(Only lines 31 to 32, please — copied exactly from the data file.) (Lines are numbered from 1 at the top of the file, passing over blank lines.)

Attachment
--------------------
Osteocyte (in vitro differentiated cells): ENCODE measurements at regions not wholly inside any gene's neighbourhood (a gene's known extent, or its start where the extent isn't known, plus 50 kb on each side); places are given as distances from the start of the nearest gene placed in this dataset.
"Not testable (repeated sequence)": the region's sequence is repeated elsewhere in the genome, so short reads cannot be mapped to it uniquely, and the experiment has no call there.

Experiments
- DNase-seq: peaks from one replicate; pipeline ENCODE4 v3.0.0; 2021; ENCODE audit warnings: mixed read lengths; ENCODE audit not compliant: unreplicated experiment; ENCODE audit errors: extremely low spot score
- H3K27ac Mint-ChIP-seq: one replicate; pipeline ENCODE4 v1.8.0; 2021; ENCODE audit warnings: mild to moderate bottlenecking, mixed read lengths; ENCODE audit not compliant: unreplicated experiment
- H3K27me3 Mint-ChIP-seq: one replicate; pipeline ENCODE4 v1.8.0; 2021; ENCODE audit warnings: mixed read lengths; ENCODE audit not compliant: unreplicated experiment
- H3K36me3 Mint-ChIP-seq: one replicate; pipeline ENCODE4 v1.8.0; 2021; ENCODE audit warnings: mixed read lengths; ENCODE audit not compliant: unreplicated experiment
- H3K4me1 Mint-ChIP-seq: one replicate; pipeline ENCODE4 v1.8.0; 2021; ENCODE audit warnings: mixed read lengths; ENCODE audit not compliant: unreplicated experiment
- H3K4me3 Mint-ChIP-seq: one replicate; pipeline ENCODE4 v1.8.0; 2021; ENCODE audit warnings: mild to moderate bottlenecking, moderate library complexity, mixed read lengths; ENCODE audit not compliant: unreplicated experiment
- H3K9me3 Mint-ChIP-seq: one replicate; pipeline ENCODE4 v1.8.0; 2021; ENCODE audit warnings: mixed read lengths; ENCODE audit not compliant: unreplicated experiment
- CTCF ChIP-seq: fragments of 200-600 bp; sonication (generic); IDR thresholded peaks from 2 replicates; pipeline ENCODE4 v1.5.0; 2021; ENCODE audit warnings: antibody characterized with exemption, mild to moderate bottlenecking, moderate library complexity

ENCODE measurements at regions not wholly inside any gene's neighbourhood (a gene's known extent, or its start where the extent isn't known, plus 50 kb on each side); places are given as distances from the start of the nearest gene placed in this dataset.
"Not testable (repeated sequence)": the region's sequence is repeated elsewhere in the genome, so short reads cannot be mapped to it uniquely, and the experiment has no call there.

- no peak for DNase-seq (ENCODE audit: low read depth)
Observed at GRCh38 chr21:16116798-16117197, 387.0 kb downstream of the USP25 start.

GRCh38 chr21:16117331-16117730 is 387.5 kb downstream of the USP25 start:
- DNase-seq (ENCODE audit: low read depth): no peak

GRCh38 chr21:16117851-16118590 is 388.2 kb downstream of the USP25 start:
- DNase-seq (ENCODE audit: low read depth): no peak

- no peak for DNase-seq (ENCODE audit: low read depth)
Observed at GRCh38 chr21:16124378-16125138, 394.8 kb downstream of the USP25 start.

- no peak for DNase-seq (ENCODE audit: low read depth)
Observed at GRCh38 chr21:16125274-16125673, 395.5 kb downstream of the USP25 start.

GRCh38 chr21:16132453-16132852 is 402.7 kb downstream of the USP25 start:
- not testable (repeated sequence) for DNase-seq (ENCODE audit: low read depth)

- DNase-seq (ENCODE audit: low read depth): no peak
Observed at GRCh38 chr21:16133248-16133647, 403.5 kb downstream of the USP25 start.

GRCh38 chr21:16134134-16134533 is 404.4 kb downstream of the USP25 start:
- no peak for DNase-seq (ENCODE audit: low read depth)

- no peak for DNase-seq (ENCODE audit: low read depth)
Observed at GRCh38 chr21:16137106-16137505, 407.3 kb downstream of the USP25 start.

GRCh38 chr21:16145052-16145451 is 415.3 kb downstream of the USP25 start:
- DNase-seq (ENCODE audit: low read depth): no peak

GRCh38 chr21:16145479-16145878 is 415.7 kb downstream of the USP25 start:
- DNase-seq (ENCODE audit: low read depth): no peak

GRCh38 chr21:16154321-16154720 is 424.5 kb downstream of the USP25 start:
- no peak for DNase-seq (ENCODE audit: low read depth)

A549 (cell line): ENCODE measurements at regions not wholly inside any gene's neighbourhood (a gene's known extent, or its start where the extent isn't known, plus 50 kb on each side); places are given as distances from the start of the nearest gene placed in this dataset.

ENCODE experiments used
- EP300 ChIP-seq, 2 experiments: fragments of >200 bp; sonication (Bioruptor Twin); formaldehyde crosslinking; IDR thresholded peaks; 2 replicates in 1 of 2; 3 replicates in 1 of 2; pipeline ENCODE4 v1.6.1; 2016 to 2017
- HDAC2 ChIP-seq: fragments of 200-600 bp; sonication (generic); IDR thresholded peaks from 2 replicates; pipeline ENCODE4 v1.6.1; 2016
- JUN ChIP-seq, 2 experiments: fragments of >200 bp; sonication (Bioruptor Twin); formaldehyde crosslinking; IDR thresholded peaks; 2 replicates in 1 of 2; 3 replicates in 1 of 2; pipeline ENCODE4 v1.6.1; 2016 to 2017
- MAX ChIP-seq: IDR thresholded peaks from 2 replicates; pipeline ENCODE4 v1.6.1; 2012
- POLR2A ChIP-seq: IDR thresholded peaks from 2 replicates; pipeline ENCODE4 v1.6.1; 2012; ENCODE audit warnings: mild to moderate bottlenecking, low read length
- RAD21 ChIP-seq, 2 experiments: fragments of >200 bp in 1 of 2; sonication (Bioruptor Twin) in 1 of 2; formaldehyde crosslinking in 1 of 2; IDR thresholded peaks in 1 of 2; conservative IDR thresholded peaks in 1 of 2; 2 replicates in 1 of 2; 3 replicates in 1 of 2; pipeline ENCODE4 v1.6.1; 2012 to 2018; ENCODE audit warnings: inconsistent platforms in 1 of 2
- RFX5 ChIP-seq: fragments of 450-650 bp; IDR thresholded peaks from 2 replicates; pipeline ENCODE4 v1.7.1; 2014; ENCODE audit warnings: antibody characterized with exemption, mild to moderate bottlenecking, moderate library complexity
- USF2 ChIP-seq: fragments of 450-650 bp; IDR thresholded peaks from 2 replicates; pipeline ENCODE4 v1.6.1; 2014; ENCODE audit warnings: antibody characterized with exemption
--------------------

Observed at GRCh38 chr21:16137106-16137505, 407.3 kb downstream of the USP25 start.

GRCh38 chr21:16145052-16145451 is 415.3 kb downstream of the USP25 start: